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Genes Dev. 1996 Oct 1;10(19):2514-26.

The Drosophila endocycle is controlled by Cyclin E and lacks a checkpoint ensuring S-phase completion.

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Howard Hughes Medical Institute Research Laboratories, Carnegie Institution of Washington, Baltimore, Maryland 21210, USA.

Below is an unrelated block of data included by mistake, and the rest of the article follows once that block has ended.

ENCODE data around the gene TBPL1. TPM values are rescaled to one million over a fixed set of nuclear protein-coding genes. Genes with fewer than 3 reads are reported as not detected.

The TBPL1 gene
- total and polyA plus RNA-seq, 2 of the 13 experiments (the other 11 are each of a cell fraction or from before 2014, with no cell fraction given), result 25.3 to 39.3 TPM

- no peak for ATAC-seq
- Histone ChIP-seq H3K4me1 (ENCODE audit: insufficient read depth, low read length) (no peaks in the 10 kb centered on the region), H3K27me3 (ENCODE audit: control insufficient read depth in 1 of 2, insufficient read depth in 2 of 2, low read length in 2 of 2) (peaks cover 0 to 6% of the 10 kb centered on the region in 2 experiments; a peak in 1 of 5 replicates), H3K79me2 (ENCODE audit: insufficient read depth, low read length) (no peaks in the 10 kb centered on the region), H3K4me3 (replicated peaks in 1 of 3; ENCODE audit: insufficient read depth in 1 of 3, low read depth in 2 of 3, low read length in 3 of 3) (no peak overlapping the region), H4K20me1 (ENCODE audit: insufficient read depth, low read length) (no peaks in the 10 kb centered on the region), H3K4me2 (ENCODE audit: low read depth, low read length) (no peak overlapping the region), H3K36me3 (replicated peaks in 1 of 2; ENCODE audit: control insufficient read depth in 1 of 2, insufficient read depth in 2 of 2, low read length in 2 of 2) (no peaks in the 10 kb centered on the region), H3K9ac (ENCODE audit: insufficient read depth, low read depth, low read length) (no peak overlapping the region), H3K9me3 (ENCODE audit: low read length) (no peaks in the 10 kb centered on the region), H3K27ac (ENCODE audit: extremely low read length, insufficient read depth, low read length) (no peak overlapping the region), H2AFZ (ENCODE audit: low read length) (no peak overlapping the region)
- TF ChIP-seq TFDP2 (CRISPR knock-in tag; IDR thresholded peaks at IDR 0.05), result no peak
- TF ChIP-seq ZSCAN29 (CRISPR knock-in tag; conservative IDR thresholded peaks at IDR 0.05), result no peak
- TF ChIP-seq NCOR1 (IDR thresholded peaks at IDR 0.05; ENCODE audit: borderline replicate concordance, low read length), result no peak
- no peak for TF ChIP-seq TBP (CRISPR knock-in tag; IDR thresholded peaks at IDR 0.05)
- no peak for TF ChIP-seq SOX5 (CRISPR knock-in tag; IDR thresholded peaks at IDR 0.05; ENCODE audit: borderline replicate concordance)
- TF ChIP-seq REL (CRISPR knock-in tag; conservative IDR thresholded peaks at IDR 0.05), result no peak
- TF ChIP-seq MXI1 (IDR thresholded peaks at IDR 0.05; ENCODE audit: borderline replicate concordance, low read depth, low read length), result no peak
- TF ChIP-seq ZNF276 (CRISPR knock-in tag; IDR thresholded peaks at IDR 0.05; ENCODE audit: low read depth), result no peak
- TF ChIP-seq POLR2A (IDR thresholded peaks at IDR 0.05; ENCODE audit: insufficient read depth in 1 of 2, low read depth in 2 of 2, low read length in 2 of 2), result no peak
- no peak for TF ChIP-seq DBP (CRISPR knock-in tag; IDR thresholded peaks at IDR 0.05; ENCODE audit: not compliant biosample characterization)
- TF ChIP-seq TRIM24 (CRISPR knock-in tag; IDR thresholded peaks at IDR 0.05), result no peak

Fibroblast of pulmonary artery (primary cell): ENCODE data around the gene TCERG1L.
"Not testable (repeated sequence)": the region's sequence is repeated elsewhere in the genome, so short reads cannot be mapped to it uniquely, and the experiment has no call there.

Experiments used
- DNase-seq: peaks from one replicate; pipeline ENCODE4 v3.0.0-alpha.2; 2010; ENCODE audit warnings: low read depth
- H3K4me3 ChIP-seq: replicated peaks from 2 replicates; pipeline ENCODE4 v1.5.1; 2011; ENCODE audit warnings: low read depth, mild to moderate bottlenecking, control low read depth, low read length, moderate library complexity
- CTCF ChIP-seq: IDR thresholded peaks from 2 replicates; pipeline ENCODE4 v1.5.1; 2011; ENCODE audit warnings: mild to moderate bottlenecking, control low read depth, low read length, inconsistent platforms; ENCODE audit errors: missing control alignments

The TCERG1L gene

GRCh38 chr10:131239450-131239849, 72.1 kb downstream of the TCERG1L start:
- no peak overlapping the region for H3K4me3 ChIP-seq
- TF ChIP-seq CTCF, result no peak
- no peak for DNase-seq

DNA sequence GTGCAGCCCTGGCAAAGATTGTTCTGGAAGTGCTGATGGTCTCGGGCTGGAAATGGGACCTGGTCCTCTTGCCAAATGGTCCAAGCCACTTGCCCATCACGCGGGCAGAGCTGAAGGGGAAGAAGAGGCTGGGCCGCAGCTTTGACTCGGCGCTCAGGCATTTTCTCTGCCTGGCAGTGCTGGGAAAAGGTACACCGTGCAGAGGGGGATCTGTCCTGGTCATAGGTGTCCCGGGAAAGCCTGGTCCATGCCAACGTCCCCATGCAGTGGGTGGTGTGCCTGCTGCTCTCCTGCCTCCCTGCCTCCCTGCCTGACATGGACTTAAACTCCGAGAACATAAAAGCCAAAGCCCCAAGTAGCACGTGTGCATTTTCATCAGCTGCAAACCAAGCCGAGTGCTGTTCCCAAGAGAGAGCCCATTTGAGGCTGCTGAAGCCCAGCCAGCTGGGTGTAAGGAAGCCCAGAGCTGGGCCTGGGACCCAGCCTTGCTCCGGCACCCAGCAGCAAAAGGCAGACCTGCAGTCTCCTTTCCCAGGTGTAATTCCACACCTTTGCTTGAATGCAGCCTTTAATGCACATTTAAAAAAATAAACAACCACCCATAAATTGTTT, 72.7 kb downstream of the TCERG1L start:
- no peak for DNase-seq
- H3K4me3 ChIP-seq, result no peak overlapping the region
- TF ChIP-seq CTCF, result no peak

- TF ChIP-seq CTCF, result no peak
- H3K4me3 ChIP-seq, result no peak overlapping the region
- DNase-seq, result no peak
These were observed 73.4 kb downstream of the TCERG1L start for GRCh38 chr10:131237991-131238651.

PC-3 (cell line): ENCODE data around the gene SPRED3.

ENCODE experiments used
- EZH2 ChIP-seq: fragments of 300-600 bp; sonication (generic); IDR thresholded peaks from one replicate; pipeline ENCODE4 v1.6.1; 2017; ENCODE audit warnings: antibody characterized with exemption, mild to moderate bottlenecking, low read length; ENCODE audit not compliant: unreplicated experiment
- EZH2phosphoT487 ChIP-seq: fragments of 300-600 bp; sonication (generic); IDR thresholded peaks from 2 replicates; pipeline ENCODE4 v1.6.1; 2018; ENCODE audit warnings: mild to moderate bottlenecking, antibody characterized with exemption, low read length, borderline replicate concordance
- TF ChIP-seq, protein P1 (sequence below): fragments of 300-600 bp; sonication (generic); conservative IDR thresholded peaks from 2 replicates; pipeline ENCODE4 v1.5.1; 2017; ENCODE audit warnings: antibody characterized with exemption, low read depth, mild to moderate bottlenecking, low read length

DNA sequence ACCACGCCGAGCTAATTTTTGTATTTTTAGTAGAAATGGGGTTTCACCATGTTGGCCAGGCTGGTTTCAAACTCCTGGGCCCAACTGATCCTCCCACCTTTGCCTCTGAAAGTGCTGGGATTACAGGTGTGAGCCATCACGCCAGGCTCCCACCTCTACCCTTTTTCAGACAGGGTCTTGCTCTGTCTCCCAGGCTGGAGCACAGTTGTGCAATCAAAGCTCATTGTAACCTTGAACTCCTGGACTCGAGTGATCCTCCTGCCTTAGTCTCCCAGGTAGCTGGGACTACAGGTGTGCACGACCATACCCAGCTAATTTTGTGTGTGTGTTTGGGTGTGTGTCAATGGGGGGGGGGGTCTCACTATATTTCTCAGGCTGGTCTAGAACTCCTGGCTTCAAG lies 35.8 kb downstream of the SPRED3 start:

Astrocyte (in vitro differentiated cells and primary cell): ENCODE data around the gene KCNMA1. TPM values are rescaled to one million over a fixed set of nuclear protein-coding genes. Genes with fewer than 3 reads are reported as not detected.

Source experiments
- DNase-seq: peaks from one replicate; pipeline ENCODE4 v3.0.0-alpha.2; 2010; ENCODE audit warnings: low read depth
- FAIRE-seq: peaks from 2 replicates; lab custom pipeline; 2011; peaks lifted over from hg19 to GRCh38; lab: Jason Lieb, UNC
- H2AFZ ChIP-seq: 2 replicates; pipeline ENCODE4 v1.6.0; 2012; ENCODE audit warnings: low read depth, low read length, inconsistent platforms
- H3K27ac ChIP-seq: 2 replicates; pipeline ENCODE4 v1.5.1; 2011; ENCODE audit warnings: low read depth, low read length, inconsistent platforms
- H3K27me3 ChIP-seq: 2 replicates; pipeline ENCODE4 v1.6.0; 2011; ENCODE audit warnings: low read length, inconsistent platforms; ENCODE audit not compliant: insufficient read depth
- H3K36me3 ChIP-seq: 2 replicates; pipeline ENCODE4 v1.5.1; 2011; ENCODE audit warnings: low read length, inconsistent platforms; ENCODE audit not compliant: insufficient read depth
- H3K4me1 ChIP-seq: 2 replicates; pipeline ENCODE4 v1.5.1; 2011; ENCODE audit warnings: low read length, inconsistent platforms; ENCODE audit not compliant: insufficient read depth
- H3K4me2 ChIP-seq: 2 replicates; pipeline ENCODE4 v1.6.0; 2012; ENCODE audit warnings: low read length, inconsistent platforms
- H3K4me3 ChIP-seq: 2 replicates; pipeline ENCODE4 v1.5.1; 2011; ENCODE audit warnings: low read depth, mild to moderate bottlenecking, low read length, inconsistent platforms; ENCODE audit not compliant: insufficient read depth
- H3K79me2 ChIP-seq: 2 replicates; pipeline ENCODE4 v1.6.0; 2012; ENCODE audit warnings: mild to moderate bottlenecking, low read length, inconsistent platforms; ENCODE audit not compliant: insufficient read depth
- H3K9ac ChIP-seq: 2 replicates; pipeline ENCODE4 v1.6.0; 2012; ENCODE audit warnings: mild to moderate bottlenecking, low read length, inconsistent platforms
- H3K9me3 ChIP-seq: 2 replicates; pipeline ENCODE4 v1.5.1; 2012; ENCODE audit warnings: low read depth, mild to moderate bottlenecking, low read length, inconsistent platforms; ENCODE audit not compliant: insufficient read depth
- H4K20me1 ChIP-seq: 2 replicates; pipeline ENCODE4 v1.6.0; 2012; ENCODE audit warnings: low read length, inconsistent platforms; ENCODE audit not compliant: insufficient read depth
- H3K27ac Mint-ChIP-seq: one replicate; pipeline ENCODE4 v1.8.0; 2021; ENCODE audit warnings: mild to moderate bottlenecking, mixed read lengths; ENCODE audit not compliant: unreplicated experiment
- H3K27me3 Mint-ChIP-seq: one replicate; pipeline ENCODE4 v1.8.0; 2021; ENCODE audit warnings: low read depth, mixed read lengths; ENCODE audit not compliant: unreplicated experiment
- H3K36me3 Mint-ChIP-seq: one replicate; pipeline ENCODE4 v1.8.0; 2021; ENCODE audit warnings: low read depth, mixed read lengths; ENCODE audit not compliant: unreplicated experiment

Early during Drosophila oogenesis the 16 interconnected cells of each germ-line cyst choose between two alternative fates. The single future oocyte enters meiosis, arrests, and becomes transcriptionally quiescent. The remaining 15 cells initiate a series of polyploid cell cycles to prepare for their role as nurse cells. Like many other polyploid and polytene cells, during nurse cell growth the major satellite DNAs become highly under-represented by a mechanism that has remained obscure. We implicate the cell-cycle regulator cyclin E in DNA under-representation by identifying a hypomorphic, female sterile cycE mutation, cycE01672, that increases the amount of satellite DNA propagated in nurse cells. In mutant but not wild-type endomitotic nurse cells, "late S" patterns of bromodeoxyuridine incorporation are observed similar to those in mitotic cells. CycE protein still cycles in cycE01672 germ-line cysts but at reduced levels, and it is found throughout a longer fraction of the cell cycle. Our experiments support the view that oscillating levels of CycE control the polyploid S phase. Moreover, they indicate that a checkpoint linking the presence of unreplicated DNA to the CycE oscillator is lacking, leading to incomplete replication of late-replicating sequences such as satellite DNAs. Unexpectedly, two to three of the 16 cells in cycE01672 cysts frequently differentiate as oocytes, implicating cell-cycle programming in oocyte determination.

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